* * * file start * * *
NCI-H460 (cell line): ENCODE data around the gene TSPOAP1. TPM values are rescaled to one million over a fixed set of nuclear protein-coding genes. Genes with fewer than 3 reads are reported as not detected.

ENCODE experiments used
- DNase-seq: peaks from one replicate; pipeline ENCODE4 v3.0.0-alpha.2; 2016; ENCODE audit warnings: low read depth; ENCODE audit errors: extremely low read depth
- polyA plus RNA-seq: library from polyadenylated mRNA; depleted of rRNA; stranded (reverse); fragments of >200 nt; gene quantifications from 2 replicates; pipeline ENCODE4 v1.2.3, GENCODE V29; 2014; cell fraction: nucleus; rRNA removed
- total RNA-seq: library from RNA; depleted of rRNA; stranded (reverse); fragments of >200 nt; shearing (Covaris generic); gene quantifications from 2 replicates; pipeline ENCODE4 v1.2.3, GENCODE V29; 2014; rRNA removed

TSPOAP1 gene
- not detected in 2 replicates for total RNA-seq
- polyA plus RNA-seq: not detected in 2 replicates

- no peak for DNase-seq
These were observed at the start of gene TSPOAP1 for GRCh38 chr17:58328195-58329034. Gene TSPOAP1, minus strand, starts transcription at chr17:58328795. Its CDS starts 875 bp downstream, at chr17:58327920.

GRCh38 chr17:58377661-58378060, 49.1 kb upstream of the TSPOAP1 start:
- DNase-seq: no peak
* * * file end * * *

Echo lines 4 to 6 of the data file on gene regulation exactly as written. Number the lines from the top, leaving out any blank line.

- polyA plus RNA-seq: library from polyadenylated mRNA; depleted of rRNA; stranded (reverse); fragments of >200 nt; gene quantifications from 2 replicates; pipeline ENCODE4 v1.2.3, GENCODE V29; 2014; cell fraction: nucleus; rRNA removed
- total RNA-seq: library from RNA; depleted of rRNA; stranded (reverse); fragments of >200 nt; shearing (Covaris generic); gene quantifications from 2 replicates; pipeline ENCODE4 v1.2.3, GENCODE V29; 2014; rRNA removed

TSPOAP1 gene